Seventy-six fine-needle core biopsies were performed through an automatic biopsy gun under ultrasound guidance and indicated for the evaluation of acute graft dysfunctions. All biopsies were reviewed by an experienced and independent renal pathologist. Pathological diagnoses were based on Banff Schema 1997 [7] by which acute rejection was classified into three grades (G): Mild (GI) with significant interstitial infiltration and moderate tubulitis, but no vasculitis; moderate (G II) with signi­ficant interstitial infiltration, severe tubulitis and mild to moderate vasculitis; severe (G III) with severe intimal arteritis, interstitial hemor­rhage and focal infractions. Borderline changes were used only in case of mild tublitis and mild to moderate interstitial infiltration.


   Statistical Analysis Top


The provisional sonographic diagnosis and CP grades were compared with the final histo-pathological diagnosis and/or the response to therapy. The mean SCr and RI of each CP grade were calculated. The Mann-Whitney test was used to calculate the difference bet­ween CP grades with respect to SCr and RI. Receiver-operator characteristic curve ana­lysis was used to measure the sensitivity and specificity of the CP grades, RI and cross-sectional area for the detection of early acute graft rejection. All analyses were carried out using the Statistical Package for Social Scien­ces (SPSS) for windows, release 16 (SPSS Inc. Chicago, IL, USA).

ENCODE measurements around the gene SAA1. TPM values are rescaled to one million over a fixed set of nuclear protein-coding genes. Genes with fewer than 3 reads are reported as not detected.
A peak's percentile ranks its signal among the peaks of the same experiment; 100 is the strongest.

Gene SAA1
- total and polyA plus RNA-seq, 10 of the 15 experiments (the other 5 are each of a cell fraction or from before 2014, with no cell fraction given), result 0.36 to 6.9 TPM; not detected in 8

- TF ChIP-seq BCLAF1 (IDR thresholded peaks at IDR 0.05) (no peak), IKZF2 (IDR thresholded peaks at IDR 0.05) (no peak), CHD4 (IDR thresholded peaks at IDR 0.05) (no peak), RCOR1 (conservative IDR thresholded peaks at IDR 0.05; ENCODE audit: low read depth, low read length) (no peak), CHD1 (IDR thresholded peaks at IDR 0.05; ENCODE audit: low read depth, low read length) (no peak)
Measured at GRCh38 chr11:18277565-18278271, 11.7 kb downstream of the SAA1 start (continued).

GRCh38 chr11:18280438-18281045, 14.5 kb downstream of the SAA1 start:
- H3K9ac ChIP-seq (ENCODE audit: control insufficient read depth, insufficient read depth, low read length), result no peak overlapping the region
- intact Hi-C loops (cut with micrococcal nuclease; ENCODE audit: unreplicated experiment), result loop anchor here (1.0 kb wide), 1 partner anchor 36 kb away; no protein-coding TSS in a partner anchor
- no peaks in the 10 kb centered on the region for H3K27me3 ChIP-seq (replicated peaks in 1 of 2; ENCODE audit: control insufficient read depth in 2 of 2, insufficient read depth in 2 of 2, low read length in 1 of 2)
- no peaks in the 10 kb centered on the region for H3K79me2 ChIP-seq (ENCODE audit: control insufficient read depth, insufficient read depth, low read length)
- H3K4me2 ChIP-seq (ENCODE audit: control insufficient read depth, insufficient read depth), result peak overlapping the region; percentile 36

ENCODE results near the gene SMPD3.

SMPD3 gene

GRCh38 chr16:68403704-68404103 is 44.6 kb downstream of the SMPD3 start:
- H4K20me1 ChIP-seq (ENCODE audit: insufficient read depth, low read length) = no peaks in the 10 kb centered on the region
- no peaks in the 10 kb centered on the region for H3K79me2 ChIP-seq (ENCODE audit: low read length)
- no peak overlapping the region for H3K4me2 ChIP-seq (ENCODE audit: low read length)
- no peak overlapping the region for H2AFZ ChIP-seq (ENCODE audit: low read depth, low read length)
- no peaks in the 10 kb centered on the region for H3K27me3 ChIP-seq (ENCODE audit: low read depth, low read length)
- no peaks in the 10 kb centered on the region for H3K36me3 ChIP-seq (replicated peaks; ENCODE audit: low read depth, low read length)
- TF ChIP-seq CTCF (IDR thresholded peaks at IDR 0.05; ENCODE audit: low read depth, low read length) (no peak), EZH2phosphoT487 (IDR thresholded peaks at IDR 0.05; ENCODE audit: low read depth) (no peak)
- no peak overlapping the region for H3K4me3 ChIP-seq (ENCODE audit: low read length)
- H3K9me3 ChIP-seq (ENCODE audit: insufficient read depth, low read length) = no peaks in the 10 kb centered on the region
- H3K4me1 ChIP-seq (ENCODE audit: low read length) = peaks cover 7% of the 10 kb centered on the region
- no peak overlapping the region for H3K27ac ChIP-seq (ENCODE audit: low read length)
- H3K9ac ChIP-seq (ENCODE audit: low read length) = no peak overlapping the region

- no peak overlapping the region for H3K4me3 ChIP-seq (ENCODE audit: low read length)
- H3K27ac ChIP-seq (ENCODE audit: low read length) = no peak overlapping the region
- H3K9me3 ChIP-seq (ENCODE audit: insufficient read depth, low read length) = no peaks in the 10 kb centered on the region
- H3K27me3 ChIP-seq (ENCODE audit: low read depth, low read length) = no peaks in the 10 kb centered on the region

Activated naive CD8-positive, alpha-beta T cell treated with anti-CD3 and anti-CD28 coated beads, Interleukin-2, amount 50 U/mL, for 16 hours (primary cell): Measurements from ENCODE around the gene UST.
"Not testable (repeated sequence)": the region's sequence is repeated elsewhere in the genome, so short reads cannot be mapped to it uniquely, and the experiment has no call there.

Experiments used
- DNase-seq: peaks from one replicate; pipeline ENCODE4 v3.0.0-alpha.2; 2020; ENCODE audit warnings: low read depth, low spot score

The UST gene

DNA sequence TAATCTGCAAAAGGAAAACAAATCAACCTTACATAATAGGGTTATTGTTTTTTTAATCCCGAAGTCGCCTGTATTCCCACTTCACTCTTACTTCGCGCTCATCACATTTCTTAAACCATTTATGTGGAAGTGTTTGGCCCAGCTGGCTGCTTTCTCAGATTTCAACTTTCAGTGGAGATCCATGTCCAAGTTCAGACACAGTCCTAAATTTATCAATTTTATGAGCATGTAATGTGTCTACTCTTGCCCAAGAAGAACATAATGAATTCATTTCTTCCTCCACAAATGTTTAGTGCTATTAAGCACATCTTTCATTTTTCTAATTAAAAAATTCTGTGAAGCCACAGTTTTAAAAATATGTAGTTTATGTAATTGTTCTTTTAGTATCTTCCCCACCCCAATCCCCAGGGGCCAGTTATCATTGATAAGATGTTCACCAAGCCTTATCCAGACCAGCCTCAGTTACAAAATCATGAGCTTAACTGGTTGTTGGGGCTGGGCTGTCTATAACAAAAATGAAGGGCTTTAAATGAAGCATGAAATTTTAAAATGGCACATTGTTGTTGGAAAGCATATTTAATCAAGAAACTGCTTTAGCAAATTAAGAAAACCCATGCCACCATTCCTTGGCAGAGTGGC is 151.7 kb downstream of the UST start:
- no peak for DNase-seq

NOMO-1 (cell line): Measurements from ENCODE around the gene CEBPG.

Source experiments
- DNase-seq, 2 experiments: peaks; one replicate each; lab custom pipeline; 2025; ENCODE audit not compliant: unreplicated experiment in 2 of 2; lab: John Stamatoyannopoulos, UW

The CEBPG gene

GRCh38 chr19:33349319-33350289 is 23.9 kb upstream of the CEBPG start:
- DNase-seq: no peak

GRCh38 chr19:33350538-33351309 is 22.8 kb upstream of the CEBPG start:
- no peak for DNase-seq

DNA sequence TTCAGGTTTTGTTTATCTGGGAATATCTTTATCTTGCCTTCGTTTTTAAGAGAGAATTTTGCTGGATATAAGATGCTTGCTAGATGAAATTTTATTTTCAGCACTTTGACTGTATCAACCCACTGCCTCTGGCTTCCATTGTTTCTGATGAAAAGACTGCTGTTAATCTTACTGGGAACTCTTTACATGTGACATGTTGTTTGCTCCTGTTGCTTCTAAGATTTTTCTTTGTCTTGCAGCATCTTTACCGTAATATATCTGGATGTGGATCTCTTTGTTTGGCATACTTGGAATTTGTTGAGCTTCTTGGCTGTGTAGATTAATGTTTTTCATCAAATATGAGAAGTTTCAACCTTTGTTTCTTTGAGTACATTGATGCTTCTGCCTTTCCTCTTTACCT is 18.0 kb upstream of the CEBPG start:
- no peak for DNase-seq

Results Top